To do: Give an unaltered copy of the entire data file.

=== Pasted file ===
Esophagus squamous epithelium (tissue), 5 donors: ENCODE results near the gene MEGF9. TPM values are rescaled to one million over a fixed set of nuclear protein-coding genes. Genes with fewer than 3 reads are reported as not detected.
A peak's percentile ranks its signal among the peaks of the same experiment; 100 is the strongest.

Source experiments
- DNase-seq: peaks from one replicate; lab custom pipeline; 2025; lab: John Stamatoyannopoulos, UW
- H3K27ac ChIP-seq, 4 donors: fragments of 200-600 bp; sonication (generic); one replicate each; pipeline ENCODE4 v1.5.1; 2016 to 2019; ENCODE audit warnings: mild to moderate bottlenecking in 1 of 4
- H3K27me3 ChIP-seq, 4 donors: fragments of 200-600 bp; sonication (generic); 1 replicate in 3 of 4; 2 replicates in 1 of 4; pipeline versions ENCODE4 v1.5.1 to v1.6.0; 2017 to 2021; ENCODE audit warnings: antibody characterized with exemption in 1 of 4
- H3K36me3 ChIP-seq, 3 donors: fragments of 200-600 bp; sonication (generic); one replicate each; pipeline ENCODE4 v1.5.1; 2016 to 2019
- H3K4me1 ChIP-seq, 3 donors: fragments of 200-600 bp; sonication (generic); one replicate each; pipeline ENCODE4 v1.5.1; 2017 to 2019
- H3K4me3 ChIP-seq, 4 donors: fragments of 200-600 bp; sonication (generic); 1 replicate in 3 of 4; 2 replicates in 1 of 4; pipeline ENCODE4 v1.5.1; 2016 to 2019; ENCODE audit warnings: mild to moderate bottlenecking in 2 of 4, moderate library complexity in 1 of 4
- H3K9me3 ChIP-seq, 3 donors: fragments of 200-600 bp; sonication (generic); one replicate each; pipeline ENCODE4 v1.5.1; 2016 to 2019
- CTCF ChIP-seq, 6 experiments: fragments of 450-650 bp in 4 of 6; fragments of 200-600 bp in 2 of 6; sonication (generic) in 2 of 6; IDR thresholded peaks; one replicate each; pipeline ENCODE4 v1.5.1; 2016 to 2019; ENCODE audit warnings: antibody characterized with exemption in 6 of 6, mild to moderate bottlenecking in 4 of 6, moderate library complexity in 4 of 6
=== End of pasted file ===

Esophagus squamous epithelium (tissue), 5 donors: ENCODE results near the gene MEGF9. TPM values are rescaled to one million over a fixed set of nuclear protein-coding genes. Genes with fewer than 3 reads are reported as not detected.
A peak's percentile ranks its signal among the peaks of the same experiment; 100 is the strongest.

Source experiments
- DNase-seq: peaks from one replicate; lab custom pipeline; 2025; lab: John Stamatoyannopoulos, UW
- H3K27ac ChIP-seq, 4 donors: fragments of 200-600 bp; sonication (generic); one replicate each; pipeline ENCODE4 v1.5.1; 2016 to 2019; ENCODE audit warnings: mild to moderate bottlenecking in 1 of 4
- H3K27me3 ChIP-seq, 4 donors: fragments of 200-600 bp; sonication (generic); 1 replicate in 3 of 4; 2 replicates in 1 of 4; pipeline versions ENCODE4 v1.5.1 to v1.6.0; 2017 to 2021; ENCODE audit warnings: antibody characterized with exemption in 1 of 4
- H3K36me3 ChIP-seq, 3 donors: fragments of 200-600 bp; sonication (generic); one replicate each; pipeline ENCODE4 v1.5.1; 2016 to 2019
- H3K4me1 ChIP-seq, 3 donors: fragments of 200-600 bp; sonication (generic); one replicate each; pipeline ENCODE4 v1.5.1; 2017 to 2019
- H3K4me3 ChIP-seq, 4 donors: fragments of 200-600 bp; sonication (generic); 1 replicate in 3 of 4; 2 replicates in 1 of 4; pipeline ENCODE4 v1.5.1; 2016 to 2019; ENCODE audit warnings: mild to moderate bottlenecking in 2 of 4, moderate library complexity in 1 of 4
- H3K9me3 ChIP-seq, 3 donors: fragments of 200-600 bp; sonication (generic); one replicate each; pipeline ENCODE4 v1.5.1; 2016 to 2019
- CTCF ChIP-seq, 6 experiments: fragments of 450-650 bp in 4 of 6; fragments of 200-600 bp in 2 of 6; sonication (generic) in 2 of 6; IDR thresholded peaks; one replicate each; pipeline ENCODE4 v1.5.1; 2016 to 2019; ENCODE audit warnings: antibody characterized with exemption in 6 of 6, mild to moderate bottlenecking in 4 of 6, moderate library complexity in 4 of 6